By Dr Ananya Mandal, MD
Tuberculosis (TB) is a dreaded bacterial infection. It has been known to mankind since ancient ages. It was commonly called “consumption” at the turn of the last century because of the way the disease seemed to “consume” the individual it affected.
Causes and spread of the infection
The bacteria causing tuberculosis is called Mycobacterium tuberculosis. It is spread through inhaling tiny droplets from the coughs or sneezes of an infected person. Spread of tuberculosis is facilitated by several factors like overcrowding, living in close quarters like in orphanages, prisons etc. and presence of other medical problems.
Other medical problems that raise the risk of getting tuberculosis include malnutrition, alcoholism, presence of other infections like HIV infection that suppresses the immunity etc. Babies and the elderly are at a greater risk due to their ill-developed and declining immune system respectively.
Under a high magnification of 15549x, this colorized scanning electron micrograph (SEM) depicted some of the ultrastructural details seen in the cell wall configuration of a number of Gram-positive Mycobacterium tuberculosis bacteria. As an obligate aerobic organism M. tuberculosis can only survive in an environment containing oxygen. This bacterium ranges in length between 2 - 4 microns, and a width between 0.2 - 0.5 microns.
What is latent and active tuberculosis?
Getting the active disease means that the immune system fails to kill or contain the infection allowing it to spread to the lungs or other parts of the body. This is called active tuberculosis.
In some individuals the immune system cannot kill the bacteria, but manages to prevent it from spreading in the body. This can mean persistence of the bacteria in the body without producing symptoms. This is called latent tuberculosis.
When this is present, a decline of damage to the immune system may cause the infection to flare up to give rise to frank and active tuberculosis.
Symptoms and types of tuberculosis
Tuberculosis mainly affects the lungs where it is called pulmonary tuberculosis. It can affect any part of the body including bones, brain, womb or the uterus, skin, lymph nodes etc. or may spread widely to other organs as seen in miliary tuberculosis and disseminated tuberculosis.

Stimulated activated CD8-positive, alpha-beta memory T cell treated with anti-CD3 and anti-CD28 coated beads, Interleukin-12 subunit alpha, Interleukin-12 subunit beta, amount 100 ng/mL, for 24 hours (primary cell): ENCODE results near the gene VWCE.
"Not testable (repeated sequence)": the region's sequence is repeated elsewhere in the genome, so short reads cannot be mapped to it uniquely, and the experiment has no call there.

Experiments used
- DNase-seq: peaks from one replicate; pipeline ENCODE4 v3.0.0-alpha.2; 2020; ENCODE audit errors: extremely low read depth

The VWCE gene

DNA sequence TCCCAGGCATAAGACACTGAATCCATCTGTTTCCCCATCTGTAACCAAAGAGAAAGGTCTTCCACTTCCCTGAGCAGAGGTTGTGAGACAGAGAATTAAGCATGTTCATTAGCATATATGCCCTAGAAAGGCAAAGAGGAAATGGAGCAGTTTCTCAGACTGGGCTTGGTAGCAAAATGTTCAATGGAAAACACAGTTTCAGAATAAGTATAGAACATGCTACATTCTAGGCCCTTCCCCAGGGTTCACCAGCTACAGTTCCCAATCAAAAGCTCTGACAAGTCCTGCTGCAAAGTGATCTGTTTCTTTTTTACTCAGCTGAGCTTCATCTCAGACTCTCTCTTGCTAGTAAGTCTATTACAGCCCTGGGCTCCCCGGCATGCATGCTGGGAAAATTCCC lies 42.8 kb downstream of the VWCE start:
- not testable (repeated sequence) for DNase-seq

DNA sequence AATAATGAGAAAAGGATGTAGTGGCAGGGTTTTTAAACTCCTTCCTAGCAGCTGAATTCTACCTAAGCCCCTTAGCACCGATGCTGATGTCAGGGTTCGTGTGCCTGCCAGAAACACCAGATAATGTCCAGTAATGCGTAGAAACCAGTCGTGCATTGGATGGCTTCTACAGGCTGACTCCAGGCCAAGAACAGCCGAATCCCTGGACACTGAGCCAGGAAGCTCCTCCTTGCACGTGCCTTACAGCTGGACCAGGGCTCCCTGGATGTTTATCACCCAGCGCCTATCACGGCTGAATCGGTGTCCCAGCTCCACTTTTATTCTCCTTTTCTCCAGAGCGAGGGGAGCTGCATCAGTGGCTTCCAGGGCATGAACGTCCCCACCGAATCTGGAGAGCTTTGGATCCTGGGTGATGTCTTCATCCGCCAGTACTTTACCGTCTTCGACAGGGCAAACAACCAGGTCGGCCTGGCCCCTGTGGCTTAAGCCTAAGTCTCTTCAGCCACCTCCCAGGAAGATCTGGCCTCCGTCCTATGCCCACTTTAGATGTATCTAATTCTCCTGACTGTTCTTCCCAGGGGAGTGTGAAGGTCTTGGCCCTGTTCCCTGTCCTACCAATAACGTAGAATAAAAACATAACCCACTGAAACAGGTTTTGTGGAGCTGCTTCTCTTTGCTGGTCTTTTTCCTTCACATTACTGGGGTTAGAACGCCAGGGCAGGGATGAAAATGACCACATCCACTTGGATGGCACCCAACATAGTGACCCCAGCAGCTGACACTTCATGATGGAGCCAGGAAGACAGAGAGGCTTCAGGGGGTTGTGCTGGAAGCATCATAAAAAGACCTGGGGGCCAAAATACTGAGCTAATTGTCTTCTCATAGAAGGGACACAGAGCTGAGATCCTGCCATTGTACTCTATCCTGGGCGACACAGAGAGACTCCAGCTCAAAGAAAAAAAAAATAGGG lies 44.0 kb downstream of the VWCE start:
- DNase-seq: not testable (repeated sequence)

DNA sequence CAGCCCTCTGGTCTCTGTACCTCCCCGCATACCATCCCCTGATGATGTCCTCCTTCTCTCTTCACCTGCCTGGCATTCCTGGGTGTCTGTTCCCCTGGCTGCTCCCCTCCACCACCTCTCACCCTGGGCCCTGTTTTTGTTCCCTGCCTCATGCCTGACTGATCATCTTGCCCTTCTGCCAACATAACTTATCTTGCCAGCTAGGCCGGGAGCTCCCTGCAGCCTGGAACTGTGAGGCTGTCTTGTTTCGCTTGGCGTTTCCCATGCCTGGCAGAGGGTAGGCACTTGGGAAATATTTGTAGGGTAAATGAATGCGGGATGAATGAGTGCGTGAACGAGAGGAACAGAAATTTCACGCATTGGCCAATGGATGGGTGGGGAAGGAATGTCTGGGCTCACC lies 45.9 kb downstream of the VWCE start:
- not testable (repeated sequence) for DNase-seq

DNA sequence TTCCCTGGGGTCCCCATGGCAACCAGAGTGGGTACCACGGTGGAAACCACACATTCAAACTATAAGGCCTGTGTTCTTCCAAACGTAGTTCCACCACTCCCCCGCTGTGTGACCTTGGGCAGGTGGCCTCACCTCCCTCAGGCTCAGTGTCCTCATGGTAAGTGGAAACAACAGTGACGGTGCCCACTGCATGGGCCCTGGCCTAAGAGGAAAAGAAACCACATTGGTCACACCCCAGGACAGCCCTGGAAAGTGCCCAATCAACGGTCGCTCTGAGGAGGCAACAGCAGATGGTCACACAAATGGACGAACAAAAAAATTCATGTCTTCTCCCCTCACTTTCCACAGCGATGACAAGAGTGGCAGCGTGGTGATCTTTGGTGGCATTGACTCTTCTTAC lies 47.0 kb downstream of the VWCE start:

Typical symptoms of pulmonary tuberculosis include:-
continued or a persistent cough of more than three weeks that brings up phlegm
presence of streaks or drops of blood in the coughed up phlegm or sputum
weight loss and fatigue and loss of appetite
fever for a long duration that is not explained by any other cause
Diagnosis of tuberculosis
Tuberculosis is diagnosed using several laboratory techniques that test samples of blood and sputum. The bacteria can be found on staining and microscopic examination of the sputum.
More rapid and sophisticated blood tests are also available to test for tuberculosis. A chest X ray is used to visualize the tubercular lesions in the lungs. CT scan and MRI images may also be used for diagnosis.
For tuberculosis affecting lymph nodes, skin etc, the local lesion may be biopsied to detect tuberculosis bacteria.
Treatment of tuberculosis
With treatment, a TB infection can usually be cured. Treatment involves a course of antibiotics, usually for six months. More than one antibiotic is used to prevent emergence of resistance of the bacteria to the antibiotics. Those infected with a drug resistant form of tuberculosis may be prescribed a longer course of antibiotics.
The Bacillus Calmette-Guérin (BCG) vaccine can provide effective protection against tuberculosis in most individuals. It is recommended in persons who are at a greater risk of the infection. Infants living in countries endemic for tuberculosis are routinely vaccinated with BCG.
TB was a major health problem in most of the developed countries like the UK before the development of antibiotics. The number of cases has declined sharply after routine detection and use of antibiotics. However, in the last two decades cases of tuberculosis have gradually increased, especially among ethnic minority communities and immigrant population.
In 2011, 8,963 cases of tuberculosis were reported in the UK (around 12 cases per 100,000 population). Of these nearly 6,000 cases were among population who were born outside the UK. There are many areas in the UK with much higher incidence rates, and those areas with incidence greater than 40/100,000. Pulmonary TB accounts for 60% of TB in the UK.
Tuberculosis is endemic in many developing and under-developed countries. Africa, particularly sub-Saharan Africa still suffers from a tuberculosis epidemic because of the increased susceptibility of the population due to concomitant HIV infection.
Reviewed by April Cashin-Garbutt, BA Hons (Cantab)